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|The Adventures of Pinocchio||C. Collodi|
|Page 2 of 3||
"By this time, he must have been swallowed by the Terrible Shark, which, for the last few days, has been bringing terror to these waters."
"Is this Shark very big?" asked Pinocchio, who was beginning to tremble with fright.
"Is he big?" replied the Dolphin. "Just to give you an idea of his size, let me tell you that he is larger than a five story building and that he has a mouth so big and so deep, that a whole train and engine could easily get into it."
"Mother mine!" cried the Marionette, scared to death; and dressing himself as fast as he could, he turned to the Dolphin and said:
"Farewell, Mr. Fish. Pardon the bother, and many thanks for your kindness."
This said, he took the path at so swift a gait that he seemed to fly, and at every small sound he heard, he turned in fear to see whether the Terrible Shark, five stories high and with a train in his mouth, was following him.
After walking a half hour, he came to a small country called the Land of the Busy Bees. The streets were filled with people running to and fro about their tasks. Everyone worked, everyone had something to do. Even if one were to search with a lantern, not one idle man or one tramp could have been found.
"I understand," said Pinocchio at once wearily, "this is no place for me! I was not born for work."
But in the meantime, he began to feel hungry, for it was twenty-four hours since he had eaten.
What was to be done?
There were only two means left to him in order to get a bite to eat. He had either to work or to beg.
He was ashamed to beg, because his father had always preached to him that begging should be done only by the sick or the old. He had said that the real poor in this world, deserving of our pity and help, were only those who, either through age or sickness, had lost the means of earning their bread with their own hands. All others should work, and if they didn't, and went hungry, so much the worse for them.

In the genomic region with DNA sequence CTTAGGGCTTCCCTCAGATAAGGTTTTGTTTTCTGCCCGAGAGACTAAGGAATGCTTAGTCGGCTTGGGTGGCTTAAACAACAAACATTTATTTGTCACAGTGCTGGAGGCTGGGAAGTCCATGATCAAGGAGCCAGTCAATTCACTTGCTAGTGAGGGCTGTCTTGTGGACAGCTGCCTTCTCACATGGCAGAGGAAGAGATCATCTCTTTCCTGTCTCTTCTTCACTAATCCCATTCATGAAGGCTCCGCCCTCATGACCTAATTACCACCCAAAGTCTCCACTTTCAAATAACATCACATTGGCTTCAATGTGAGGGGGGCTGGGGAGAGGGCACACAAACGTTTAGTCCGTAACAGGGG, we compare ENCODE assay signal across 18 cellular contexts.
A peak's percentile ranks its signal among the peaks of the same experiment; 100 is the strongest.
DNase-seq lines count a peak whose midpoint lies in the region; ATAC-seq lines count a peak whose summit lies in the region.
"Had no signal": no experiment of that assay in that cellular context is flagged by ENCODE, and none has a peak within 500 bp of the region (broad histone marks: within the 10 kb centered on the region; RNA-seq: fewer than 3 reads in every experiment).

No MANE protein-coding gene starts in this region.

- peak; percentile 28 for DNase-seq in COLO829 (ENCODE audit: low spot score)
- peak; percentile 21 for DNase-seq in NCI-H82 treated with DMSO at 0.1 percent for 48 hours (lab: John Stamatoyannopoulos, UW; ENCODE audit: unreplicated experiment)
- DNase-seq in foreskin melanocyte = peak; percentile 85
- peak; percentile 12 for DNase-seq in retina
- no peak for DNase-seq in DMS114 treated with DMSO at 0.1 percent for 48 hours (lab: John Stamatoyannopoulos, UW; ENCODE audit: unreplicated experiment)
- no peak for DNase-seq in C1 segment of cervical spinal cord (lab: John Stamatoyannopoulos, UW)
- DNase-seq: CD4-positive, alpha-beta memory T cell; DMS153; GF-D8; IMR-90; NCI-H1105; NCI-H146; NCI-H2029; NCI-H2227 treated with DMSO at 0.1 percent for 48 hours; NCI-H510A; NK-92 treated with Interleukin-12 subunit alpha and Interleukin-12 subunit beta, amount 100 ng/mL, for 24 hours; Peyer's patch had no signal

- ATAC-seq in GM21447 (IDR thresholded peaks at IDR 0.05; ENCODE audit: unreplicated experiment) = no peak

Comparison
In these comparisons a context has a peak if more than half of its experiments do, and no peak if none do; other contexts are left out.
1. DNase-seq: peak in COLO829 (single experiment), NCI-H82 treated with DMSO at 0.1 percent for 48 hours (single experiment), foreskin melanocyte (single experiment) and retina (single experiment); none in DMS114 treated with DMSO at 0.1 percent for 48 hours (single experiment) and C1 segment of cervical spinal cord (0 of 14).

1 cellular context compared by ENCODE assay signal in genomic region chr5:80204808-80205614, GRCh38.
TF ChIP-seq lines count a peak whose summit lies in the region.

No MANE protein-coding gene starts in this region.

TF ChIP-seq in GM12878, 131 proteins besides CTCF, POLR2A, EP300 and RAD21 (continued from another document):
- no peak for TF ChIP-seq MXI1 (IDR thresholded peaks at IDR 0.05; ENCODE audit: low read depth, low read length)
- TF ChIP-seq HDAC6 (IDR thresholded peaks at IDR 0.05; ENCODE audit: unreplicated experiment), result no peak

Just then a man passed by, worn out and wet with perspiration, pulling, with difficulty, two heavy carts filled with coal.
Pinocchio looked at him and, judging him by his looks to be a kind man, said to him with eyes downcast in shame:
"Will you be so good as to give me a penny, for I am faint with hunger?"
"Not only one penny," answered the Coal Man. "I'll give you four if you will help me pull these two wagons."
"I am surprised!" answered the Marionette, very much offended. "I wish you to know that I never have been a donkey, nor have I ever pulled a wagon."
"So much the better for you!" answered the Coal Man. "Then, my boy, if you are really faint with hunger, eat two slices of your pride; and I hope they don't give you indigestion."
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